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The Vortex Diamondback 20-60X60 also compares well against the Nikon ProStaff and the Leupold Goldrings and Ventana spotting scopes. It has a bright clear image at the lower magnification, which is higher than the Nikon minimum magnification of 16X. The Vortex has a maximum magnification of 60X, which is considerably higher than the Nikon Prostaff (48X) is there to use if you wanted it. In my opinion, the Nikon ProStaff seems to be slightly brighter at similar magnifications, probably due to the slightly larger objective lens as much as anything else.

Also compared directly to the Nikon ProStaff and my search for a light-weight compact scope, the Vortex Nomad is over 3 oz. heavier and 2.5 inches longer. At the time, the price for the ProStaff and the Vortex were nearly identical, so with the slight edge going to the Nikon for a brighter image, a slight edge going to the Vortex for a higher maximum magnification, and a slight edge going to the Nikon for both length and weight, I stayed with the Nikon Prostaff again. It was after I already made the buying decision that I learned about the Vortex VIP warranty, which is a big plus for considering Vortex optics.

Vortex Viper and Vortex Recon Mountain Spotting Scopes

Unfortunately, Cabela’s did not have the 65 mm version of the Vortex Viper spotting scope and they did not have the Vortex Recon Mountain scope at all. Sportsman’s Warehouse also had neither, so I was not able to compare them. The current price tag for both of these models is right at $450, which is $75 more than the Nikon ProStaff, so it is unlikely that I would have spent the extra money for the heavier and longer Viper.

I am intrigued with the idea of a hand held recon scope. At 15.2 oz. the Vortex Recon Mountain scope is definitely packable and at only 7 inches long, it is almost “pocketable”. It is designed to use with a hand strap, so no need to pack around a tripod, though the Recon Mountain scope can be attached to a tripod if needed.

I have often thought about the possibility of using a high powered monocular instead of a spotting scope. Monoculars are inexpensive to produce compared to binoculars and we use the low magnification range of our spotting scopes most of the time anyway, so we should be able to get very good quality optics for a reasonable price. The only negative I can see is for those time you wanted more than 15X magnification, you would not have it. And for that reason, I decided to buy the Nikon ProStaff spotting scope this time. But who knows… If the knees hold out and I can still climb those ridges in the future, my next scope may be a Recon Mountain scope.

I Compared Eight Spotting Scopes to the Nikon ProStaff Spotting Scope

In my search for a spotting scope, I started out with the intention of testing 20 spotting scopes. After making two trips to the city, burning many gallons of gas and using up many hours of my time, I actually got to hold and test nine of the 20 spotting scopes on my list. I had planned to make another trip to another store in another city to see if I could find and test more spotting scopes, but time was running short and I needed to get some scouting done. I decided to buy the Nikon ProStaff, since none of the other spotting scopes I had tested could beat it for image quality.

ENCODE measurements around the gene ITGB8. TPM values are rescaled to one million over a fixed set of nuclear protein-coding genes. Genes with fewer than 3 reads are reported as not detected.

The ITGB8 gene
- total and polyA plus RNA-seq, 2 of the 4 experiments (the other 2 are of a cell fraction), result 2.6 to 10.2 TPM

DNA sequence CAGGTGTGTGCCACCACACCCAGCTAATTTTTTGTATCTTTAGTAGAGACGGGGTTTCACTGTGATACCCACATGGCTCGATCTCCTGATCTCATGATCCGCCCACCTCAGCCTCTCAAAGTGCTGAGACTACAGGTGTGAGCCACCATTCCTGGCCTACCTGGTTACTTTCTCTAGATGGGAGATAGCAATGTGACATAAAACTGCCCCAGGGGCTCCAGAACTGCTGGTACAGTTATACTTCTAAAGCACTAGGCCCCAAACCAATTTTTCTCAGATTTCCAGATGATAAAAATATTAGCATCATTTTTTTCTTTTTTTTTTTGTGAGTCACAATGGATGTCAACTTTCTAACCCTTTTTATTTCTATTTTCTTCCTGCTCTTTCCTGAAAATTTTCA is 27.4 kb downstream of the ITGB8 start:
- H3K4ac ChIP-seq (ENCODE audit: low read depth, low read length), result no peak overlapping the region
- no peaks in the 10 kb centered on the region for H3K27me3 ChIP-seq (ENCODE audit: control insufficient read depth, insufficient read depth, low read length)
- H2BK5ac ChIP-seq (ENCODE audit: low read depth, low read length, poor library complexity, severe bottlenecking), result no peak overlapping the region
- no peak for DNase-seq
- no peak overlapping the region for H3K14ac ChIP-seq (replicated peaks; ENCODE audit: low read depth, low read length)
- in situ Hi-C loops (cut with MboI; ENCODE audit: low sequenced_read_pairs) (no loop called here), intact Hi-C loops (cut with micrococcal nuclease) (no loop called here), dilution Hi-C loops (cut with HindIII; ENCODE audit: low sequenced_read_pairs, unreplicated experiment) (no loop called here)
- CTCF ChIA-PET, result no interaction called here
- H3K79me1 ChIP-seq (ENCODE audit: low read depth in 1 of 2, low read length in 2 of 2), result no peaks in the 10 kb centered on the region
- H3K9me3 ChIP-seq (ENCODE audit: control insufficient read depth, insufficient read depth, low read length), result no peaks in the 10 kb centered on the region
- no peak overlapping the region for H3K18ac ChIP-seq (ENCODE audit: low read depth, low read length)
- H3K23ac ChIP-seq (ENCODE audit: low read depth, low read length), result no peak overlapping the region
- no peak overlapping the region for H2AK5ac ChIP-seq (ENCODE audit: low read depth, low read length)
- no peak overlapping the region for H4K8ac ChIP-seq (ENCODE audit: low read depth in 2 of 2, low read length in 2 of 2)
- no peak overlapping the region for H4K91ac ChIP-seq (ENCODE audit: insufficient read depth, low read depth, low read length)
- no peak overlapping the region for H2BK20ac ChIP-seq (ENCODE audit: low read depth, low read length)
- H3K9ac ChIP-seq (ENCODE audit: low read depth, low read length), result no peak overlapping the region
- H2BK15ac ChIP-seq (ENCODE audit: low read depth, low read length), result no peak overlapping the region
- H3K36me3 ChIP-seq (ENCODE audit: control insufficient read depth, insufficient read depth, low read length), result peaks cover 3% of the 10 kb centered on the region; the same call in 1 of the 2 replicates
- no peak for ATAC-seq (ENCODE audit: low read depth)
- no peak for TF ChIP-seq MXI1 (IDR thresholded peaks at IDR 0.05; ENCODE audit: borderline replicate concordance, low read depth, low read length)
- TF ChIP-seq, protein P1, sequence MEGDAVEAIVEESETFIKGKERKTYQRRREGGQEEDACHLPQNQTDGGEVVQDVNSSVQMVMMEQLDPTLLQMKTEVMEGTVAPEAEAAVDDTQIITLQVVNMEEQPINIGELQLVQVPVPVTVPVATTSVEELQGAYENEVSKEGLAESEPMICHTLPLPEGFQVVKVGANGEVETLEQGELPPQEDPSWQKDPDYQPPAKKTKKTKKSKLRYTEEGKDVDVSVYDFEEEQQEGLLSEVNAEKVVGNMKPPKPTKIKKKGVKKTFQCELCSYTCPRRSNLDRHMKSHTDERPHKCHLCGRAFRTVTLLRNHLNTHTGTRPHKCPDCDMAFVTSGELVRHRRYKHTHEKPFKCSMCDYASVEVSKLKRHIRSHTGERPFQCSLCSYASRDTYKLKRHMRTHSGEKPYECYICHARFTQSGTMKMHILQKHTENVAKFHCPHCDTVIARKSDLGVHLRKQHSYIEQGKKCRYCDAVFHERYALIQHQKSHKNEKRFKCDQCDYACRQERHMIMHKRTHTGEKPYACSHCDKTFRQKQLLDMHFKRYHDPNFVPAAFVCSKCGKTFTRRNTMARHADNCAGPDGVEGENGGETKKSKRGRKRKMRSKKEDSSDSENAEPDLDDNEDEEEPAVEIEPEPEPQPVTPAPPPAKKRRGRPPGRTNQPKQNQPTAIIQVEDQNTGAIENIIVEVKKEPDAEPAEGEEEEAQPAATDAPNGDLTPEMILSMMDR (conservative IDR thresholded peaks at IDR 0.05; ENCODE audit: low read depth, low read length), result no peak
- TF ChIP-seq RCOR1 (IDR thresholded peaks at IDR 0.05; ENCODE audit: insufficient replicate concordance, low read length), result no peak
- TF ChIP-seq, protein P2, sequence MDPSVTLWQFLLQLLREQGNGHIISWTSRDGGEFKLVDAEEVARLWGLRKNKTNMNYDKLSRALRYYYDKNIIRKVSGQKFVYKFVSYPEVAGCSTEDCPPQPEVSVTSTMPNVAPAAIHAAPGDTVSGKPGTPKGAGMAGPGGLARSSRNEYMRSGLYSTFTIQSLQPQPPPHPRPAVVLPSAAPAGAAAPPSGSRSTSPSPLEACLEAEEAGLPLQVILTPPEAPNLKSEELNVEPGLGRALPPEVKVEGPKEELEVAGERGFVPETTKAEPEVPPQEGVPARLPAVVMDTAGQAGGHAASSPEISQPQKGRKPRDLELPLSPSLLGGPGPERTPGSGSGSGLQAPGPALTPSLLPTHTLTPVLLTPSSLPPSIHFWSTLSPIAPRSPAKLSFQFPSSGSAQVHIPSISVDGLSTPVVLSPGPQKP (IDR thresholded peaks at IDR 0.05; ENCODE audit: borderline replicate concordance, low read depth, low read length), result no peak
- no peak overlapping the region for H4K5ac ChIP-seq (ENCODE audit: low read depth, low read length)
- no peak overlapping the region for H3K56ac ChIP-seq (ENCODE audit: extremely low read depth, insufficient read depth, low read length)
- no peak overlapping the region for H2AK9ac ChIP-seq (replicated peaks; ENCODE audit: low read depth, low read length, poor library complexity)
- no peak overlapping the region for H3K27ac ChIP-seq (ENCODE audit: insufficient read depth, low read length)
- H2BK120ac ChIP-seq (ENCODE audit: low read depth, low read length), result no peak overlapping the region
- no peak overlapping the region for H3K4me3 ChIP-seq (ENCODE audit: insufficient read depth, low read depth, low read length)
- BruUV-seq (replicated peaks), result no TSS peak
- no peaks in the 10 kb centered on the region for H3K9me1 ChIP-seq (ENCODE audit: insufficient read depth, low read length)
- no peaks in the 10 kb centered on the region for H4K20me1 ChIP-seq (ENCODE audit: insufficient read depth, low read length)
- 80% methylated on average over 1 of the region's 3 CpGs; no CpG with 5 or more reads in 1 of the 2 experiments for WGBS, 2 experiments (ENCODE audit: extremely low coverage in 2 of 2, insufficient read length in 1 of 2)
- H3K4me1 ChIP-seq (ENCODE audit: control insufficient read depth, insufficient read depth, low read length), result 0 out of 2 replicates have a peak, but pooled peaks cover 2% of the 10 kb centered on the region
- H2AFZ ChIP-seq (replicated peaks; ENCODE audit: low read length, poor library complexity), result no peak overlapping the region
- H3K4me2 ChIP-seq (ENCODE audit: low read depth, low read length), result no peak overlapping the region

Since that time, I have been using my Nikon ProStaff for scouting, hunting and watching raptors. Here is my full review of features of the Nikon ProStaff 16-48X65.

Photo 1 was taken from an upstairs window in our house at about 3,200 yards with the Nikon Prostaff spotting scope.

The photo was digiscoped by holding a camera up to the spotting scope eye piece.

The elk are not in good focus because it was getting dark and I was loosing the light fast and trying to focus the camera and hold it to the spotting scope at the same time, but it gives you an idea of the capabilities of the Nikon Prostaff spotting scope. The view is also much better with your eye than trying to look through the camera.

There are exactly 200 elk in the original full-sized photo. For a reference of how far way the picture was taken, look at the box in Photo 2 taken from the same window (different day) with just the camera.

By the way, with the help of my hunting optics, I put an elk in the freezer again this year. Need info or encouragement for your DIY Elk Hunt?

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Ethan Smith is a seasoned marine veteran, professional blogger, witty and edgy writer, and an avid hunter. He spent a great deal of his childhood years around the Apache-Sitgreaves National Forest in Arizona. Watching active hunters practise their craft initiated him into the world of hunting and rubrics of outdoor life. He also honed his writing skills by sharing his outdoor experiences with fellow schoolmates through their high school’s magazine. Further along the way, the US Marine Corps got wind of his excellent combination of skills and sought to put them into good use by employing him as a combat correspondent. He now shares his income from this prestigious job with his wife and one kid. Read more >>